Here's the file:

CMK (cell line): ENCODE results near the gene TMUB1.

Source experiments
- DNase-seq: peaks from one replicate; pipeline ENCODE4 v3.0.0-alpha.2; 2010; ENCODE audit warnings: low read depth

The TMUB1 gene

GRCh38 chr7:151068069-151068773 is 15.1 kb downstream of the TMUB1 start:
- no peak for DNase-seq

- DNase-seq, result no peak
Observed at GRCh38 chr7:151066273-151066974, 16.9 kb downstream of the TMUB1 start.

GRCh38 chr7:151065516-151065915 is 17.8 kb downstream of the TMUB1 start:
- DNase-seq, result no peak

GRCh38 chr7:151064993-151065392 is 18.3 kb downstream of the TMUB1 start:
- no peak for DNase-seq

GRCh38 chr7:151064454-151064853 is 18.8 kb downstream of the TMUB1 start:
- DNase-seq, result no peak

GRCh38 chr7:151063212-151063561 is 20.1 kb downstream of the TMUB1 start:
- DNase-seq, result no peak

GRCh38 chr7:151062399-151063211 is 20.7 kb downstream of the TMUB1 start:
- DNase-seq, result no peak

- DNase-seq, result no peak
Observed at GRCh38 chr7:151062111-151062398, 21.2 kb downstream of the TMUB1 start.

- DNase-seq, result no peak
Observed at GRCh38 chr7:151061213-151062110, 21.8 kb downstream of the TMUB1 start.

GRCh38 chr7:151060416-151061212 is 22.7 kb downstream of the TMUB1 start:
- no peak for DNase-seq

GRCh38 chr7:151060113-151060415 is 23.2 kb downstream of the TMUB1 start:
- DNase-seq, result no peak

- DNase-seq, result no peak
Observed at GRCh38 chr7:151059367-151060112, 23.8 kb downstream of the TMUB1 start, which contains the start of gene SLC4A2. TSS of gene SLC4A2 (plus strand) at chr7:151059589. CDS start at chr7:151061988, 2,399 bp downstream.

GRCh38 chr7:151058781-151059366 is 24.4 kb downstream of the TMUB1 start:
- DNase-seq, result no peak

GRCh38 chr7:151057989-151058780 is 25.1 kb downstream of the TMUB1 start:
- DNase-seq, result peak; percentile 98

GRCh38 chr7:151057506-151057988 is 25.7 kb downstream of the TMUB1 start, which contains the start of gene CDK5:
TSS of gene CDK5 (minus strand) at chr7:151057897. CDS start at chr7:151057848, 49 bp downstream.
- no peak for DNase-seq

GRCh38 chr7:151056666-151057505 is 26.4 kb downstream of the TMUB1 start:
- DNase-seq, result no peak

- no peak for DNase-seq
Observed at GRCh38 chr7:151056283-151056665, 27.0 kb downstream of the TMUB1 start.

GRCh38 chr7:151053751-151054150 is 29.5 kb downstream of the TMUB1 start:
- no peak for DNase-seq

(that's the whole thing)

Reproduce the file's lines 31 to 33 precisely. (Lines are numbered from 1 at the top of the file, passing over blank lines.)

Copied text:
GRCh38 chr7:151057989-151058780 is 25.1 kb downstream of the TMUB1 start:
- DNase-seq, result peak; percentile 98

GRCh38 chr7:151057506-151057988 is 25.7 kb downstream of the TMUB1 start, which contains the start of gene CDK5: